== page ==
What is a content delivery network on Azure?
A content delivery network (CDN) is a distributed network of servers that can efficiently deliver web content to users. CDNs store cached content on edge servers in point-of-presence (POP) locations that are close to end users, to minimize latency.
Azure Content Delivery Network (CDN) offers developers a global solution for rapidly delivering high-bandwidth content to users by caching their content at strategically placed physical nodes across the world. Azure CDN can also accelerate dynamic content, which cannot be cached, by leveraging various network optimizations using CDN POPs. For example, route optimization to bypass Border Gateway Protocol (BGP).
The benefits of using Azure CDN to deliver web site assets include:
- Better performance and improved user experience for end users, especially when using applications in which multiple round-trips are required to load content.
- Large scaling to better handle instantaneous high loads, such as the start of a product launch event.
- Distribution of user requests and serving of content directly from edge servers so that less traffic is sent to the origin server.
For a list of current CDN node locations, see Azure CDN POP locations.
How it works
A user (Alice) requests a file (also called an asset) by using a URL with a special domain name, such as <endpoint name>.azureedge.net. This name can be an endpoint hostname or a custom domain. The DNS routes the request to the best performing POP location, which is usually the POP that is geographically closest to the user.
If no edge servers in the POP have the file in their cache, the POP requests the file from the origin server. The origin server can be an Azure Web App, Azure Cloud Service, Azure Storage account, or any publicly accessible web server.
The origin server returns the file to an edge server in the POP.
An edge server in the POP caches the file and returns the file to the original requestor (Alice). The file remains cached on the edge server in the POP until the time-to-live (TTL) specified by its HTTP headers expires. If the origin server didn't specify a TTL, the default TTL is seven days.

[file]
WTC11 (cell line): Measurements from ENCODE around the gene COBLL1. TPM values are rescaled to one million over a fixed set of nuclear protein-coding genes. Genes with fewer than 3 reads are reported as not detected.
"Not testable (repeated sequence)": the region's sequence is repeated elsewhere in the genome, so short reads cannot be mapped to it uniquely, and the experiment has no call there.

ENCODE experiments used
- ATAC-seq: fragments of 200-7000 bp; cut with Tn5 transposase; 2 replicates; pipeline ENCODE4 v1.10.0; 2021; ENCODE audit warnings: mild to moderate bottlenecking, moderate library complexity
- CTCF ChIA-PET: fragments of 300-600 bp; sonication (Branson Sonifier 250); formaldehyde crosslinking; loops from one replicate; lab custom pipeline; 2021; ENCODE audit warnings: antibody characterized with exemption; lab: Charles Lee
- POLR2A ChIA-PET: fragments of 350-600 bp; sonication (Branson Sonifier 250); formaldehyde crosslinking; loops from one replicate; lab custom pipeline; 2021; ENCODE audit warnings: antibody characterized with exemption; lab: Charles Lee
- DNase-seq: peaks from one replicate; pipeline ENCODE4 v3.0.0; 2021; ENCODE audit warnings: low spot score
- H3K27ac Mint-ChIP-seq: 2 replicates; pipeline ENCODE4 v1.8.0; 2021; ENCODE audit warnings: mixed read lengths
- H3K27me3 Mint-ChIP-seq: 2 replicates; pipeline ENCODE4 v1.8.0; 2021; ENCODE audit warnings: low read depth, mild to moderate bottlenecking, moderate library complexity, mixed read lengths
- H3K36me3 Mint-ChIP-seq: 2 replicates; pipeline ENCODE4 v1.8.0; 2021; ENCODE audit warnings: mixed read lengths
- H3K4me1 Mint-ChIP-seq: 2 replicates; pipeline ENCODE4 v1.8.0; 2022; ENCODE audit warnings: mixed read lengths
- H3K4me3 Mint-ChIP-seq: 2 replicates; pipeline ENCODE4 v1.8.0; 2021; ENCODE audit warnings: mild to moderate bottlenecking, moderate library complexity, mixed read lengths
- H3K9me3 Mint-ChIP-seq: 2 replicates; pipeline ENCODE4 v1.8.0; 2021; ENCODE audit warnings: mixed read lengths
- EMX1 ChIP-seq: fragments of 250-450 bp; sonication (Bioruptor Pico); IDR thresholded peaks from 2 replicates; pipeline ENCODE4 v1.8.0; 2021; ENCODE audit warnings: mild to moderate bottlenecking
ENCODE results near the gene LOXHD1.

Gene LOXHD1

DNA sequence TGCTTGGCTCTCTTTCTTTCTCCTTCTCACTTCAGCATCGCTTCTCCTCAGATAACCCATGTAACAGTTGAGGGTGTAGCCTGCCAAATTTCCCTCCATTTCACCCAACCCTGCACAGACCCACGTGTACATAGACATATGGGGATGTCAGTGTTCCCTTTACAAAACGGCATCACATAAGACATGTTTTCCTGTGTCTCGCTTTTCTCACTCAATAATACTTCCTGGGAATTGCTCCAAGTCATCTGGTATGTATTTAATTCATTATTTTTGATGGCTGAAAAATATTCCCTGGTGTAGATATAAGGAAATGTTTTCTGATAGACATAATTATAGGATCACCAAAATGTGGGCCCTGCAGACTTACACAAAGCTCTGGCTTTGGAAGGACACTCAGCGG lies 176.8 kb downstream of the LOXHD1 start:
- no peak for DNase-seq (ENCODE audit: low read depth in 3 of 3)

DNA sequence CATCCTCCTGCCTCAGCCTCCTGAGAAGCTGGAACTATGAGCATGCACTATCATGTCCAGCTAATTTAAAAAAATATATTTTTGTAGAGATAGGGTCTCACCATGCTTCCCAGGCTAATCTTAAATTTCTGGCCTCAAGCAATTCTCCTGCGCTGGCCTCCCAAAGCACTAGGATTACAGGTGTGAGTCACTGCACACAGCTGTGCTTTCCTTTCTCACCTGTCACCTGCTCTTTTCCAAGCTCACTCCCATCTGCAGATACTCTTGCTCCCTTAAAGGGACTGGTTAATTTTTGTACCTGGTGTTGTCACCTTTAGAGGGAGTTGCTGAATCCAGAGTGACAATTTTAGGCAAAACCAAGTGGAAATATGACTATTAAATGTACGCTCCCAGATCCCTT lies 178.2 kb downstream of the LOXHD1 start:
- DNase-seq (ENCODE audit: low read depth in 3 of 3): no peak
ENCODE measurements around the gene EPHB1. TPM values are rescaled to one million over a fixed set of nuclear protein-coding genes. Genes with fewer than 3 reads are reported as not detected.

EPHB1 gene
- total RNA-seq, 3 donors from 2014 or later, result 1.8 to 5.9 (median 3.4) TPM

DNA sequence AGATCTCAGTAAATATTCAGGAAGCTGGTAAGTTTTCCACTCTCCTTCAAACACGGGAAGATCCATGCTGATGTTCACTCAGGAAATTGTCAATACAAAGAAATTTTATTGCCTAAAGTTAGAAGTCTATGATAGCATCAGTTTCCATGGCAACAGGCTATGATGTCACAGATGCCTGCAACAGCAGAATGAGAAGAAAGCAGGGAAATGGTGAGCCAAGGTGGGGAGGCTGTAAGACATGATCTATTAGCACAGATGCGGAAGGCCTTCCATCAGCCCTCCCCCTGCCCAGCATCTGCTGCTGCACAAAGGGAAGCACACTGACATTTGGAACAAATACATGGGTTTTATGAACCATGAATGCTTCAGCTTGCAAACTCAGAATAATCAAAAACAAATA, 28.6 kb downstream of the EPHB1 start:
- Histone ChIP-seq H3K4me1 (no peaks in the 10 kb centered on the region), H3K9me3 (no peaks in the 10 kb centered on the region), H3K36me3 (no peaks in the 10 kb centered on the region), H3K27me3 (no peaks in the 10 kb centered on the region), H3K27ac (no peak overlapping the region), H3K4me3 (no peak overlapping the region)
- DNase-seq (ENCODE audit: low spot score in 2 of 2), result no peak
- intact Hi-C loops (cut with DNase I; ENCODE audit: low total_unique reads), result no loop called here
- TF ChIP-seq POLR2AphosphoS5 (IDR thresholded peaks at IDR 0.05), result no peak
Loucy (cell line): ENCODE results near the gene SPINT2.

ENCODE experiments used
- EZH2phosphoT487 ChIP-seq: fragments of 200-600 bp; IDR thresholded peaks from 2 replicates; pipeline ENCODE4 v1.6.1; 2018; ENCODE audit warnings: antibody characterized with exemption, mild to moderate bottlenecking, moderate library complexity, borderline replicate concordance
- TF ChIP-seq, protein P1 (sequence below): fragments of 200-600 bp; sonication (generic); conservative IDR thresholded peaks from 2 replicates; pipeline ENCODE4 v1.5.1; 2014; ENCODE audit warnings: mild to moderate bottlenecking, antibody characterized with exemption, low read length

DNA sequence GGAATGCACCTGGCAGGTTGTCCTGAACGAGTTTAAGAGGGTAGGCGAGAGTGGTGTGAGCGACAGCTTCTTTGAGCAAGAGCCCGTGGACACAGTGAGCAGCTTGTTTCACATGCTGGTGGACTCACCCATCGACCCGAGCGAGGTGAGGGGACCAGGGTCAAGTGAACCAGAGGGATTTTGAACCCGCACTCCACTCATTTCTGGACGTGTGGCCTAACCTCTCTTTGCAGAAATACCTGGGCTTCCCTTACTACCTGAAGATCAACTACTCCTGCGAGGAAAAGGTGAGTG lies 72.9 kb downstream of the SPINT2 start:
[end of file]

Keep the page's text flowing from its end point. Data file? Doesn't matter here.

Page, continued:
Additional users can then request the same file by using the same URL that Alice used, and can also be directed to the same POP.
If the TTL for the file hasn't expired, the POP edge server returns the file directly from the cache. This process results in a faster, more responsive user experience.
To use Azure CDN, you must own at least one Azure subscription. You also need to create at least one CDN profile, which is a collection of CDN endpoints. Every CDN endpoint represents a specific configuration of content deliver behavior and access. To organize your CDN endpoints by internet domain, web application, or some other criteria, you can use multiple profiles. Because Azure CDN pricing is applied at the CDN profile level, you must create multiple CDN profiles if you want to use a mix of pricing tiers. For information about the Azure CDN billing structure, see Understanding Azure CDN billing.
Each Azure subscription has default limits for the following resources:
- The number of CDN profiles that can be created.
- The number of endpoints that can be created in a CDN profile.
- The number of custom domains that can be mapped to an endpoint.
For more information about CDN subscription limits, see CDN limits.
Azure CDN features
Azure CDN offers the following key features:
- Dynamic site acceleration
- CDN caching rules
- HTTPS custom domain support
- Azure diagnostics logs
- File compression
For a complete list of features that each Azure CDN product supports, see Compare Azure CDN product features.
- To get started with CDN, see Create an Azure CDN profile and endpoint.
- Manage your CDN endpoints through the Microsoft Azure portal or with PowerShell.
- Learn how to automate Azure CDN with .NET or Node.js.
- To see Azure CDN in action, watch the Azure CDN videos.
- For information about the latest Azure CDN features, see Azure CDN blog.
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